Diana Markosian is known for her collaborative approach to storytelling. She explores themes of family and immigration through a layered, interdisciplinary process that uses video, photography, found images, and historical ephemera. This approach has led her to document the story of her mother’s journey from Russia to America as well as a project on survivors of the 1915 Armenian genocide who are tracing their lost homeland.
Born in the former Soviet Union, Markosian immigrated to America as a child. In 2010, she received her master’s degree from Columbia University’s Graduate School of Journalism. It was there that she discovered an interest in photography. “There was a real curiosity, a hunger to see the world, and photography gave me a backstage pass.” Immediately after graduating, Markosian moved to Russia where she spent the following years working on her first project, Goodbye My Chechnya (2012), in which she explored the lives of young Chechens as they came of age in a republic that was rapidly redefining itself after two decades of war.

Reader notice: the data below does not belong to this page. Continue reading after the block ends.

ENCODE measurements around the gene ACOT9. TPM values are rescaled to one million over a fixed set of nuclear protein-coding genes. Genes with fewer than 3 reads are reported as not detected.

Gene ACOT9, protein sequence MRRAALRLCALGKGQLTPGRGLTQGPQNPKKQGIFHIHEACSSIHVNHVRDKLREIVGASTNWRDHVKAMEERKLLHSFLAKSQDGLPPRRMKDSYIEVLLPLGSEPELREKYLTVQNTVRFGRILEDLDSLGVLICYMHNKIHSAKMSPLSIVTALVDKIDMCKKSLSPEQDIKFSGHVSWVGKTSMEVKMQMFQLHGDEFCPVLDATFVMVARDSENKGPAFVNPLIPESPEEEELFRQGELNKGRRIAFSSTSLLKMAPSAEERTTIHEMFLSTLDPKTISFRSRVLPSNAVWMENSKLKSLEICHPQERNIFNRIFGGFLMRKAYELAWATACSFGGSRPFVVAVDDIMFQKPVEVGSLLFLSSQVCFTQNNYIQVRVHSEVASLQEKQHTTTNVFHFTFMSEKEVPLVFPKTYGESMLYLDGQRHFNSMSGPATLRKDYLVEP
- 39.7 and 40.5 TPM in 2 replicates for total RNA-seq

Markosian’s work has since taken her to some of the most remote corners of the world, where she has produced both personal and editorial work. The deep connection she forges with her subjects is central to her practice and has only deepened with time. Her project ‘Inventing My Father’ explores the absence of her father, who she left in Moscow when her family immigrated. “Through my images, my father became alive again. The photographs I made helped fill gaps, confirm impressions, and offer proof where none existed before. I am not sure if photography can ever bridge that gap, but it has allowed us to create something that is ours.”
Her awards include a New York Foundation for the Arts Fellowship (2019), World Press Photo Award (2019), Magnum Foundation Fund Grant (2018), Elliott Erwitt Foundation (2019), Chris Hondros Fund Award (2015), Firecracker Grant (2014), and Burn Magazine Emerging Photographer Fund (2013). Her first monograph, ‘Santa Barbara’ was published by Aperture in 2020 and is accompanied by a show that premiered at Les Recontres d’Arles in (2020) before moving to San Francisco MOMA (2021) and International Center of Photography, NYC (2021). Markosian is represented by Rose Gallery in Los Angeles and Galerie Filles du Calvaire in Paris, France.